So now that Microsoft has come to the realization with the rest of it, what can we do as designers until this count reaches 1%? This is where designing and presenting in the browser comes into play. This is something that Andy Clarke discusses in this article Ignorance Is Bliss. Instead of designing a layout in Photoshop, providing a static image that brings expectations; design in the browser. This will allow the developer to correct these errors that appear in different browsers. Don't do this with IE hacks to try and make PNGs work or creating rounded corners, just design a different layout that is similar but looks/works well in the browser that your client will view it in. The client is going to go through every browser to make sure that it looks the same. In the article, two clients from the company were satisfied with the website when they viewed it in their browsers. They saw two different layouts for the same site and they both approved the design/development because they were happy with it.

        In summary, don't succumb to IE6's evil ways. Don't develop so that your site looks the same in every browser, despite their flaws. Embrace their flaws, at least you know what they are and you can just design differently to accommodate for that. If your client is using IE6, send them that website that Microsoft posted. If they insist on not upgrading their browser, then make them a simple site; and if they say it's too simple, tell them that IE6 doesn't allow for you to use rounded corners or PNGs or whatever it is they're wanting that IE6 doesn't allow.

        Also share with your friends that Microsoft is counting down to the day they can remove IE6 from the world, it's a great stop for change. :D

        Subtle Web Design Changes Make a Big Difference

        As a website designer, sometimes you have to take a step back and think to yourself, what would make this website stand out? What would make it special or unique? You could either decide that you've gone in the wrong direction and start from scratch or you could use techniques to create subtle changes to the design that really make a big difference.

        Business owners with a website are in the same boat. Should you scrap it and start again or hire a talented web design company to make subtle and effective changes?

        A good web designer knows she could add changes to the background, special text treatment, use jQuery, or add custom buttons that will can a big impact.


        Background

        Adding subtle changes to the background could include a number of techniques. I'm going to provide some tutorials for the most common techniques that I see used on websites. Here is a tutorial, Basic Web Page Background Techniques with CSS, from Line25 that has a few of the techniques I'm going to discuss into detail below.

        Gradients
        Using a gradient for the background shouldn't be too tricky. The most effective and subtle way to use them would be to create the gradient with two colors that are somewhat close to each other. This way when users are looking at the website, their eyes don't become distracted by the gradient (taken them away from the content), but the background won't seem flat. They will notice that something nice is going on behind the content that is almost soothing. Gradients are one of those design elements that when you see a good one, it's relaxing. If you are going to use more than two colors, just make sure that it doesn't look tacky/crazy and that the colors flow from one to another. Here is an example of a multiple colored gradient background that looks nice.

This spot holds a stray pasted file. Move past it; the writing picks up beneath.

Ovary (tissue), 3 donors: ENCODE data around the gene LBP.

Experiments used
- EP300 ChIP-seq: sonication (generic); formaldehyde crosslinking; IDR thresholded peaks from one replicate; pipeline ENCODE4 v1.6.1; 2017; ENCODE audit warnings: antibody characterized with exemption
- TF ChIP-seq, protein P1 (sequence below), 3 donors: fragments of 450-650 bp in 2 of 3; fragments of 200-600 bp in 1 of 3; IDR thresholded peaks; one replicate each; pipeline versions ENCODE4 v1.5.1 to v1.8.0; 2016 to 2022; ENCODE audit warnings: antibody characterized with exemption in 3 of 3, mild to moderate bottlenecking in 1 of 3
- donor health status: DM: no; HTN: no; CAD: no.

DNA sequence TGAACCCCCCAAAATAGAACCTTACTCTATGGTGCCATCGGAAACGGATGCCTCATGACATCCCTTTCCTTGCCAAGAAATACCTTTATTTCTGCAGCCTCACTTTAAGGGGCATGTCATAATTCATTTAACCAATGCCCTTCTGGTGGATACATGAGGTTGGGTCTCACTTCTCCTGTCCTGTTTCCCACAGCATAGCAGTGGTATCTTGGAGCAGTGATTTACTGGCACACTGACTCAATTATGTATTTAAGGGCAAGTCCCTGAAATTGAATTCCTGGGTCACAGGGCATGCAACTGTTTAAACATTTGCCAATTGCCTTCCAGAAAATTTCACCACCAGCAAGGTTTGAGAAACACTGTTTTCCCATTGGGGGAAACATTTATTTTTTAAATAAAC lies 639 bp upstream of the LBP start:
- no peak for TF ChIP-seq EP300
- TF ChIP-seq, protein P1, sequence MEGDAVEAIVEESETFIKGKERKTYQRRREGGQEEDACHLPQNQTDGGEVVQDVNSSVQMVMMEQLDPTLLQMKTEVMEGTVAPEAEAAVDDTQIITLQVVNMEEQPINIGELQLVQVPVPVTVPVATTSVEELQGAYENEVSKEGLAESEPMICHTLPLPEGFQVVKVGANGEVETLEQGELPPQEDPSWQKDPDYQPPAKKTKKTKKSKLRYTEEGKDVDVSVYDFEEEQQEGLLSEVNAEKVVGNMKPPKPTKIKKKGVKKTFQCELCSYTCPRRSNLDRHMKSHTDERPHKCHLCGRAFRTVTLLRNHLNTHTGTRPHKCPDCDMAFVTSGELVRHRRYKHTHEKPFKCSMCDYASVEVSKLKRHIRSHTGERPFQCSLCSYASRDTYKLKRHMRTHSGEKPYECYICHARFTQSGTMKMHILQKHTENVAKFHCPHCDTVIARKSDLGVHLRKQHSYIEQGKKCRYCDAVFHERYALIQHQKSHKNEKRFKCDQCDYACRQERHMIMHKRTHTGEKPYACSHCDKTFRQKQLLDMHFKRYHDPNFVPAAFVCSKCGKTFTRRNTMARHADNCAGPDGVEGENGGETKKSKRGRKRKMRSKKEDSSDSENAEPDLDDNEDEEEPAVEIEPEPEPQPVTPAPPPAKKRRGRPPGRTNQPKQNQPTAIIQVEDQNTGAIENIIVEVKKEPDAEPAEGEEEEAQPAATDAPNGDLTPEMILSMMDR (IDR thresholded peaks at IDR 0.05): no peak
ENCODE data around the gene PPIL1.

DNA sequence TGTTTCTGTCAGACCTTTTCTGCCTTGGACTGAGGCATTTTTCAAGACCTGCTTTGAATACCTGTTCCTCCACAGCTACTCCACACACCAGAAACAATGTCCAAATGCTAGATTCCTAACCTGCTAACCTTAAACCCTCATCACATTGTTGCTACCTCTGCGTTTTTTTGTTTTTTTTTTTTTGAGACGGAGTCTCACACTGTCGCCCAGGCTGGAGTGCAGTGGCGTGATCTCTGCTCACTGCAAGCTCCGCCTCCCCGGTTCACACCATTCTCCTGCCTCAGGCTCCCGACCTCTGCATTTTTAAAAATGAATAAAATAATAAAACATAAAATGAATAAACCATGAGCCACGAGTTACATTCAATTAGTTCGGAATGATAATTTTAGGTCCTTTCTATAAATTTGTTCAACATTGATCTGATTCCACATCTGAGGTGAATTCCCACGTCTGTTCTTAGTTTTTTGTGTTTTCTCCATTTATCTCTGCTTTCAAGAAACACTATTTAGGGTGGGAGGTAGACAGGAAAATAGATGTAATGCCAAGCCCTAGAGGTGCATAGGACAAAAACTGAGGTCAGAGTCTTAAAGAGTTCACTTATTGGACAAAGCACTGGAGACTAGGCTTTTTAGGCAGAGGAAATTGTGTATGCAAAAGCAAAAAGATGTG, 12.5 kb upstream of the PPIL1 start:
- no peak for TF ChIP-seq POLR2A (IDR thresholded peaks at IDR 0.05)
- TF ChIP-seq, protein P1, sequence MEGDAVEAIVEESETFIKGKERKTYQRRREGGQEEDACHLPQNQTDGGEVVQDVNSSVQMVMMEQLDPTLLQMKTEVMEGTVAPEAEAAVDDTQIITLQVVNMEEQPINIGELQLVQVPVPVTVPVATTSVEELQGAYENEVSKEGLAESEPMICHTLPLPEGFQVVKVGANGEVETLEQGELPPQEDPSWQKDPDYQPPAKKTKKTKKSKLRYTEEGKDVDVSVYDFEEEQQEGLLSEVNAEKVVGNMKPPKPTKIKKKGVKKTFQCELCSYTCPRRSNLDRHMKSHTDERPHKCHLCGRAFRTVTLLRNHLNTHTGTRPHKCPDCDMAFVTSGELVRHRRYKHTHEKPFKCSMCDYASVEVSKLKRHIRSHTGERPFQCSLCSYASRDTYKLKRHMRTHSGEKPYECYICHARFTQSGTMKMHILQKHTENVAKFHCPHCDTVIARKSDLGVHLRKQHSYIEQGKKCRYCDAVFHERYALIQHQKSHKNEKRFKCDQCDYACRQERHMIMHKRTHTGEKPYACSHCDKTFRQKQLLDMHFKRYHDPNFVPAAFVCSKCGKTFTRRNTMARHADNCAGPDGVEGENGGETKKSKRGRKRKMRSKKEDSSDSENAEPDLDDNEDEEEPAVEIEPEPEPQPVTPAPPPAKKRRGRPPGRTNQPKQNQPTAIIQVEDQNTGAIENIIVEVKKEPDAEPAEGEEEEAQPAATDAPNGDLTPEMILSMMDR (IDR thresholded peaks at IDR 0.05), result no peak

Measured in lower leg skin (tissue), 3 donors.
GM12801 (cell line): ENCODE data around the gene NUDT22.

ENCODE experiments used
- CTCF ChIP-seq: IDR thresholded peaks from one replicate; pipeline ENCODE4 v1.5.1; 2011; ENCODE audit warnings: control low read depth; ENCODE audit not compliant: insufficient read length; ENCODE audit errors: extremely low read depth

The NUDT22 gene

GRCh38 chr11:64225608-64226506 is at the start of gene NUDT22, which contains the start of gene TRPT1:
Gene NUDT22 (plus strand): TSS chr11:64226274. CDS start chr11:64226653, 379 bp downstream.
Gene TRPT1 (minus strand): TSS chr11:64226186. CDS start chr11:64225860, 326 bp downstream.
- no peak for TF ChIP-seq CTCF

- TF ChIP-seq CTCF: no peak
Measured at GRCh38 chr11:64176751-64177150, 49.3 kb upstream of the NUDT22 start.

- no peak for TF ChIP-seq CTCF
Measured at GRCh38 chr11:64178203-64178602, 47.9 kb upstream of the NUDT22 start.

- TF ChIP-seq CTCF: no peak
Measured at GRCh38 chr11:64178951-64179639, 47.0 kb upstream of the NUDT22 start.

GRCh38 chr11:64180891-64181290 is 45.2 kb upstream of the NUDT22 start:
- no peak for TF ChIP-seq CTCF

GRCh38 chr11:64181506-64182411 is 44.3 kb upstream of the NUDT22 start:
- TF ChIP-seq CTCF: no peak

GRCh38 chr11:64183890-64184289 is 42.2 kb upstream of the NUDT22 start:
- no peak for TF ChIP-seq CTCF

MotoCMS


        Another great thing about gradients is that you can either create a repeating background image OR you can create a gradient with CSS3. Here are some tutorials for gradients.
        CSS Tricks - Speed Up With CSS3 Gradients


        Bjango - Gradients

        This tutorial is really useful as far as all gradients go. Plus it's a good way to be able to create your own buttons.

        Texture
        Adding a texture to the background is probably the most common way to add a subtle change to your design. I mostly add textures to my web designs with Photoshop brushes. Brushking, My Photoshop Brushes, and Brusheezy are probably the most popular sites to download brushes from. Here are some of my favorites to use.

        Grunge


        Old/Crinkled Paper


        Blurry Lights


        Patterns
        Now patterns can get complicated depending on how detailed the pattern is. Patterns can either be used for the background or they could be used for small detail. I'm going to give an example of this one because it's kind of hard to describe. You can also find patterns at My Photoshop Brushes and Brusheezy. This website uses multiple patterns for different sections of their page. Though there are three different patterns being used, they are blended in well with the background colors making them very subtle.